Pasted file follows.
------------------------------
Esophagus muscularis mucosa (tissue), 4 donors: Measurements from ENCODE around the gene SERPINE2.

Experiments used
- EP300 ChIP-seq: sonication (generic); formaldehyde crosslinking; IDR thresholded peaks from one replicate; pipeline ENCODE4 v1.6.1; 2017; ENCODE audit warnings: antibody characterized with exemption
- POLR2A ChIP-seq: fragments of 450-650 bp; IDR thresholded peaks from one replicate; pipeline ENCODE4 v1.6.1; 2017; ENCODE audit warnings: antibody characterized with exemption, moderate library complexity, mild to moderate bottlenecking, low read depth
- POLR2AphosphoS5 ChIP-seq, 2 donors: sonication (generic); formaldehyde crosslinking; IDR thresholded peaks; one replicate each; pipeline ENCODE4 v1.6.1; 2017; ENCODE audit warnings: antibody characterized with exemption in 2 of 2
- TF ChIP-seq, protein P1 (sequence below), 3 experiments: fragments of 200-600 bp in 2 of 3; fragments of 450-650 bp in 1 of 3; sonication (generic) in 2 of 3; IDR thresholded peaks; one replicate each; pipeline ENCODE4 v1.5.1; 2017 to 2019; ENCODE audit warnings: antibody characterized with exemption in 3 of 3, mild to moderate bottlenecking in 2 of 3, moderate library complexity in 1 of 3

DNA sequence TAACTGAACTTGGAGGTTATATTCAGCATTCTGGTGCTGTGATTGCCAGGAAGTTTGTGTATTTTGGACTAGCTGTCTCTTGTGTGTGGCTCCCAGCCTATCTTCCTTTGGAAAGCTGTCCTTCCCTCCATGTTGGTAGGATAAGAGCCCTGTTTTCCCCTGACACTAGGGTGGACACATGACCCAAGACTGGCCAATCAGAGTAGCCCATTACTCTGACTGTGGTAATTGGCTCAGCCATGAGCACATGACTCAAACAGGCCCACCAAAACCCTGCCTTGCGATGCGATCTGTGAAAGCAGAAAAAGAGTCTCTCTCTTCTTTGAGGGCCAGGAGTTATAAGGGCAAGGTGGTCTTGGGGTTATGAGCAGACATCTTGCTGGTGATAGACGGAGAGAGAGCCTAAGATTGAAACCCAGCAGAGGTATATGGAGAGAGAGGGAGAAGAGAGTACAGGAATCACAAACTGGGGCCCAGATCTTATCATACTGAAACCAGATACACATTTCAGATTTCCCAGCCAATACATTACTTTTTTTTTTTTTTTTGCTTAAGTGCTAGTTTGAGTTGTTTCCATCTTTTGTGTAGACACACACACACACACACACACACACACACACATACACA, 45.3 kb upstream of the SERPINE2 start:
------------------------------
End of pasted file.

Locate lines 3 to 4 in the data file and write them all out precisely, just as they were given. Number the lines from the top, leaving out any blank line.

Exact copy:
- EP300 ChIP-seq: sonication (generic); formaldehyde crosslinking; IDR thresholded peaks from one replicate; pipeline ENCODE4 v1.6.1; 2017; ENCODE audit warnings: antibody characterized with exemption
- POLR2A ChIP-seq: fragments of 450-650 bp; IDR thresholded peaks from one replicate; pipeline ENCODE4 v1.6.1; 2017; ENCODE audit warnings: antibody characterized with exemption, moderate library complexity, mild to moderate bottlenecking, low read depth